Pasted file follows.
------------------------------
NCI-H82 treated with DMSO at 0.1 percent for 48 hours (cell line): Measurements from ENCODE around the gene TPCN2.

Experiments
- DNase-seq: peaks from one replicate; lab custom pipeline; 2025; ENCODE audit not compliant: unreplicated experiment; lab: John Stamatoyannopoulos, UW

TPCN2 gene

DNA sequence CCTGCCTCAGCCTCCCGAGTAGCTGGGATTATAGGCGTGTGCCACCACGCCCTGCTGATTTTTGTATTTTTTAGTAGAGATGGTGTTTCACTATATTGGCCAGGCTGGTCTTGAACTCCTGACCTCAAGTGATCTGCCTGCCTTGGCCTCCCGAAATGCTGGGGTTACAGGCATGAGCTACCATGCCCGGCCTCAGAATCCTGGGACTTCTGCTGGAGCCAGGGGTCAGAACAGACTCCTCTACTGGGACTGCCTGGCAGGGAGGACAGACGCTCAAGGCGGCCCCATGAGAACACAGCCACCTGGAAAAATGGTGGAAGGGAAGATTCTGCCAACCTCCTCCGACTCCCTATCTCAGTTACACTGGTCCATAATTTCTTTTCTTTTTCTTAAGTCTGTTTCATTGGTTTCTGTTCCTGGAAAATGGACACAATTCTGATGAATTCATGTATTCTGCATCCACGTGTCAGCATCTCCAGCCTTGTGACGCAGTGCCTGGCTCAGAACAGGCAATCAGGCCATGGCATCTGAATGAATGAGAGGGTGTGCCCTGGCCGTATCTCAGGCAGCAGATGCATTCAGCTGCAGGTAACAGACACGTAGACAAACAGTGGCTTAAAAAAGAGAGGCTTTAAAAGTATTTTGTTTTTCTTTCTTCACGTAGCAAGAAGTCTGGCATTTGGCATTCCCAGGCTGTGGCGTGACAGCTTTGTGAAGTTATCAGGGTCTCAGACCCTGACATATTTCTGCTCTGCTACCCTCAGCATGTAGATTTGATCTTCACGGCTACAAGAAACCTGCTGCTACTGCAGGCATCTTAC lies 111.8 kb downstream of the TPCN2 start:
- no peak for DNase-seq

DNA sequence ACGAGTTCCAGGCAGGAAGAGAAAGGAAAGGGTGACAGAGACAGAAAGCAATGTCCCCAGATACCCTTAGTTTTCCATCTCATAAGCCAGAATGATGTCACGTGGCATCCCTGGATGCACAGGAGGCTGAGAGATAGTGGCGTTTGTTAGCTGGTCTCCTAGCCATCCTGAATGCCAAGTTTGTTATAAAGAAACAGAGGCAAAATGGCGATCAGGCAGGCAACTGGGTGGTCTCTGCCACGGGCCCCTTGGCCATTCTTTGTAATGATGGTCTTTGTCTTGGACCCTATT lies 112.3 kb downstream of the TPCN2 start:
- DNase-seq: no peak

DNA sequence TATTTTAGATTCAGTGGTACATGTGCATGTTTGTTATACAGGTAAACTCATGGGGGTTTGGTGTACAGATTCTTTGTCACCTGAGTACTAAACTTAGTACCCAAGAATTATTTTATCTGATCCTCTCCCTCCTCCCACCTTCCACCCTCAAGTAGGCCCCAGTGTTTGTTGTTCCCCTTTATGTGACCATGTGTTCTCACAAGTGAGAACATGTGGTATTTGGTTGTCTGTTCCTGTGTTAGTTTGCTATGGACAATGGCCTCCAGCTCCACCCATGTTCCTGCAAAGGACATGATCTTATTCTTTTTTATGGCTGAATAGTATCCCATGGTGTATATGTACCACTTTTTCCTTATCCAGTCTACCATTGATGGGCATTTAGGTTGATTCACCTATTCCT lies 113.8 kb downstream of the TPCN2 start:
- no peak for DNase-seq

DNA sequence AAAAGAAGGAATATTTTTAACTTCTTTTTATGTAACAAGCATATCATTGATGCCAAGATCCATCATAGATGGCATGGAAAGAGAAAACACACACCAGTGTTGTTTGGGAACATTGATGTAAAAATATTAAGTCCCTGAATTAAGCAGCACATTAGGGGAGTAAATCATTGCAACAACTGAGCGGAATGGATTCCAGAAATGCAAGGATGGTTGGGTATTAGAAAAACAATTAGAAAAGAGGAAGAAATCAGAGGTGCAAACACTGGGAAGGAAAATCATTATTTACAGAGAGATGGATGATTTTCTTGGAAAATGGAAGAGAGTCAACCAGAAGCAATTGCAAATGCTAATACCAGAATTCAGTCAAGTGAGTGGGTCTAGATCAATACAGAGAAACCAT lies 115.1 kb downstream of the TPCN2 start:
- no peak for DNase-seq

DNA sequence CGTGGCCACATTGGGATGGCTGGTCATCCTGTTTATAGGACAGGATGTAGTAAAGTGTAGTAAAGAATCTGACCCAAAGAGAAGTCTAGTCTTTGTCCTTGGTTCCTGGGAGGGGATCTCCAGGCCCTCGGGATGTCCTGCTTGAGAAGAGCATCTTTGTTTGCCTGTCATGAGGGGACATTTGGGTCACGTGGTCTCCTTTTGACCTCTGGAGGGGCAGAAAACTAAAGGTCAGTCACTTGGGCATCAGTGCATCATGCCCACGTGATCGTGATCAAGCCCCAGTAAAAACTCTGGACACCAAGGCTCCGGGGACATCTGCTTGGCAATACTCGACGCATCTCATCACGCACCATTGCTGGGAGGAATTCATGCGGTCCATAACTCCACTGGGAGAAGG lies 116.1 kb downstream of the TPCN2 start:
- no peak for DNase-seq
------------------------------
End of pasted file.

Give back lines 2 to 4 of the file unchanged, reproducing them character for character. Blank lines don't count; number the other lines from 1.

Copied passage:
Experiments
- DNase-seq: peaks from one replicate; lab custom pipeline; 2025; ENCODE audit not compliant: unreplicated experiment; lab: John Stamatoyannopoulos, UW

TPCN2 gene